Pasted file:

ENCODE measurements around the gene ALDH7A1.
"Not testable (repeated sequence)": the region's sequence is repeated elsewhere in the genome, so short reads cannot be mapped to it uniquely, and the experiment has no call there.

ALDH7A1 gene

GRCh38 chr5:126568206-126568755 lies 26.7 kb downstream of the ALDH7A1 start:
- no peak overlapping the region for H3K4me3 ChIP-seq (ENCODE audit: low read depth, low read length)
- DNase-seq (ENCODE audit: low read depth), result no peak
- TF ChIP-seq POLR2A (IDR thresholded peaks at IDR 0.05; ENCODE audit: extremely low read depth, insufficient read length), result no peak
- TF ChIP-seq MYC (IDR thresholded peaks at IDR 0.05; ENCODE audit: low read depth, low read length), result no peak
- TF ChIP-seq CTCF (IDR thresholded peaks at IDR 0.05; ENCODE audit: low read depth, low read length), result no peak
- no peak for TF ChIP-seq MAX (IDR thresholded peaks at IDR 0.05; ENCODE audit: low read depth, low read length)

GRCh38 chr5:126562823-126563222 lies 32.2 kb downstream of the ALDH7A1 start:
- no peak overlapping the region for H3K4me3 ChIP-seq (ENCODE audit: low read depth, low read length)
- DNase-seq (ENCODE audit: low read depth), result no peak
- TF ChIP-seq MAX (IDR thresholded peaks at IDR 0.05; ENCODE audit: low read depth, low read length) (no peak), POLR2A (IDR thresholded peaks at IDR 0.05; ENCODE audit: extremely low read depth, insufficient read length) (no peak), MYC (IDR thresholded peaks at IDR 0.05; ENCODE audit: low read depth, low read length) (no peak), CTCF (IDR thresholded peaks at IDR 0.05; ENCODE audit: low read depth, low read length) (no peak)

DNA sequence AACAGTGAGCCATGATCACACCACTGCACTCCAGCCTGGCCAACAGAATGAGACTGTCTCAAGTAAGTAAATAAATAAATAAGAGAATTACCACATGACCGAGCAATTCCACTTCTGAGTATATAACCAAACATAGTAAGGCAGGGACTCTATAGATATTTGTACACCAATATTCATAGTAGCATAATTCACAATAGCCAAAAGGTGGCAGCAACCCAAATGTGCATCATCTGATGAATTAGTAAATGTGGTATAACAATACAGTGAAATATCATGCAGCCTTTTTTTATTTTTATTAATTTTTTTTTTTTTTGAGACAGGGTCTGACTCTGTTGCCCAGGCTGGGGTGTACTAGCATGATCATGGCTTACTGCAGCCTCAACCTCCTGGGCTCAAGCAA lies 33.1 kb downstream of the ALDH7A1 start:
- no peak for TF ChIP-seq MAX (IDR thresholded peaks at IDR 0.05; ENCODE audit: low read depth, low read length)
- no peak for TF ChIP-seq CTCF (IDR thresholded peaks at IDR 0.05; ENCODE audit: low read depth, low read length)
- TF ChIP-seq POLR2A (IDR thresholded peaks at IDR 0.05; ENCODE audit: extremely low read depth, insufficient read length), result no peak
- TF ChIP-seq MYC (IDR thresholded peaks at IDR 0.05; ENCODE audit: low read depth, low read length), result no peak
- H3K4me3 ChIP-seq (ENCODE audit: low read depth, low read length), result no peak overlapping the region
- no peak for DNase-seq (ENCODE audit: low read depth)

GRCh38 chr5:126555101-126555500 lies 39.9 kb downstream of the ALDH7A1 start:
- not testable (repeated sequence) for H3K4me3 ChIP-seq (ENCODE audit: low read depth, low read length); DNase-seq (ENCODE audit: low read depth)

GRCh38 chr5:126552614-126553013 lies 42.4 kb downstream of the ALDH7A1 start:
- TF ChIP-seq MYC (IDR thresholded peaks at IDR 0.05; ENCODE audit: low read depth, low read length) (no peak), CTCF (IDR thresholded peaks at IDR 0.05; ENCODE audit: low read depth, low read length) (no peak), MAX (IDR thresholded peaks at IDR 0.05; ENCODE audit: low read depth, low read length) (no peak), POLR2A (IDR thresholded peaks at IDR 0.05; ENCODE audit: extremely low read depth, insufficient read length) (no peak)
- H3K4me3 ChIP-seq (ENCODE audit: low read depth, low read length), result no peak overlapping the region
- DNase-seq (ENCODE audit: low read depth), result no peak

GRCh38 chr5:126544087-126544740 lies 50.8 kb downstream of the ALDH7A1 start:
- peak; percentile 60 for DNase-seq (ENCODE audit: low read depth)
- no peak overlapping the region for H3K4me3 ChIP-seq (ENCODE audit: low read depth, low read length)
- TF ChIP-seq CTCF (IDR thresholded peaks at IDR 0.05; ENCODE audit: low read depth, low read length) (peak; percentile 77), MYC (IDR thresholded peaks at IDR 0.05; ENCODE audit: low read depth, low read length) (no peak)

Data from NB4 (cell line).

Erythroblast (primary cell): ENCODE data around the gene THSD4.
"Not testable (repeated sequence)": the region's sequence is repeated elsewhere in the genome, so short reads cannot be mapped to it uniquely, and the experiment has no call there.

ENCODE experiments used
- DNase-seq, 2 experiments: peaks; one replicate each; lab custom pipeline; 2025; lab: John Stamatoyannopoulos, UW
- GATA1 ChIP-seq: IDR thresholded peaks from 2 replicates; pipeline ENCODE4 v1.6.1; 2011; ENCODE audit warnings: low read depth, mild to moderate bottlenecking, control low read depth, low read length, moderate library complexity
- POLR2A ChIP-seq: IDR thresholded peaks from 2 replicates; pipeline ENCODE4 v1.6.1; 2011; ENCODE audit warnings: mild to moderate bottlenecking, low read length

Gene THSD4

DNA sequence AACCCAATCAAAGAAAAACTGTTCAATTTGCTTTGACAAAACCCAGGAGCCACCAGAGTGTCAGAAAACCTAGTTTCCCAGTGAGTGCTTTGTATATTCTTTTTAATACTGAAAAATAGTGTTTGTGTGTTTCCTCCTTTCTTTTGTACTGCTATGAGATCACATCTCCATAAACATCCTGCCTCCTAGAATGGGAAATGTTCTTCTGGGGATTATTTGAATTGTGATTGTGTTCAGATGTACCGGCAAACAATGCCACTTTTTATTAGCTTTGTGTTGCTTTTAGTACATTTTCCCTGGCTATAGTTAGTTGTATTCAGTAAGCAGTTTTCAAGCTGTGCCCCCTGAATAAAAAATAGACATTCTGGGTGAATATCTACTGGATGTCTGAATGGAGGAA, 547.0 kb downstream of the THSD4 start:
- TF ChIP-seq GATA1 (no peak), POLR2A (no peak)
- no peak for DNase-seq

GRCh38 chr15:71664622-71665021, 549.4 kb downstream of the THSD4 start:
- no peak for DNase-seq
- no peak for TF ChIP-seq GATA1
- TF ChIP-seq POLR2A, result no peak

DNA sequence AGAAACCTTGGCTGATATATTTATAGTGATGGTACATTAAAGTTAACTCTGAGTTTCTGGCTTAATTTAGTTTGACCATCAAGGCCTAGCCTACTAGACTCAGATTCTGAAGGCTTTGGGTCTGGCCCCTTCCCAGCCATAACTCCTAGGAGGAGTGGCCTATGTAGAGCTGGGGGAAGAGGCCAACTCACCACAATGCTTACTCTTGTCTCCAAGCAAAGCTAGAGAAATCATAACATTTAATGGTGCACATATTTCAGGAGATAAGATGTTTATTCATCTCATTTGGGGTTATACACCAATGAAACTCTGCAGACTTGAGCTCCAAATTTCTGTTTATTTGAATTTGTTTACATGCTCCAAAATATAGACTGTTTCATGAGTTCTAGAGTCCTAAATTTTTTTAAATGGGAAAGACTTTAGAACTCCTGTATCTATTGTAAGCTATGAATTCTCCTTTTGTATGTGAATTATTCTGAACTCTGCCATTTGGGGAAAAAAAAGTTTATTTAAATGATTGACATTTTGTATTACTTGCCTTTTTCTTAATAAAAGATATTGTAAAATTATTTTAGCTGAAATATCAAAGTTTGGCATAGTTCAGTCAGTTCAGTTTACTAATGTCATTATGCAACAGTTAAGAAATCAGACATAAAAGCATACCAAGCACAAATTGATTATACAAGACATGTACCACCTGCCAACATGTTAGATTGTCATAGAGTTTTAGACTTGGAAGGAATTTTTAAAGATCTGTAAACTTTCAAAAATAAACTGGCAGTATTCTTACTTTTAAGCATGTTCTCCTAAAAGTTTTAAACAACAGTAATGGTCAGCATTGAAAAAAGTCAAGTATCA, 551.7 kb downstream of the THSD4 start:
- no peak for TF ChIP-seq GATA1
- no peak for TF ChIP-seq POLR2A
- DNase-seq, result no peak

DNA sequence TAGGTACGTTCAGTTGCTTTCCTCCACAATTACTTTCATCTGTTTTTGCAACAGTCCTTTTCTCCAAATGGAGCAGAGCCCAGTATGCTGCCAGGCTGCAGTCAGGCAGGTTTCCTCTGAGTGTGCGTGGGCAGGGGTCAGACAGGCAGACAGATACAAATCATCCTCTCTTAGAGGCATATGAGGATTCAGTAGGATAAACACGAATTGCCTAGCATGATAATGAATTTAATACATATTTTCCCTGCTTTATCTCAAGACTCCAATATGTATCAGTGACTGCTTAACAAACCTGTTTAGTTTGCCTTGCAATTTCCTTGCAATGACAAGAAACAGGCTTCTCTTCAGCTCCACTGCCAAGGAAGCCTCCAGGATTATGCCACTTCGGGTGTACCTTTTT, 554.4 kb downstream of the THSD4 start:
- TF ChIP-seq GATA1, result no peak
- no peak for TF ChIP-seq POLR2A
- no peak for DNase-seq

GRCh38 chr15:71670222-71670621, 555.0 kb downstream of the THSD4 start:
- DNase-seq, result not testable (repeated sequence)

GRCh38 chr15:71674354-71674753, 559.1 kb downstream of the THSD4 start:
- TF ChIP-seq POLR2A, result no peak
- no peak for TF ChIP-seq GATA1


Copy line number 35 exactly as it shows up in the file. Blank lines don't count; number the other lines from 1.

ENCODE experiments used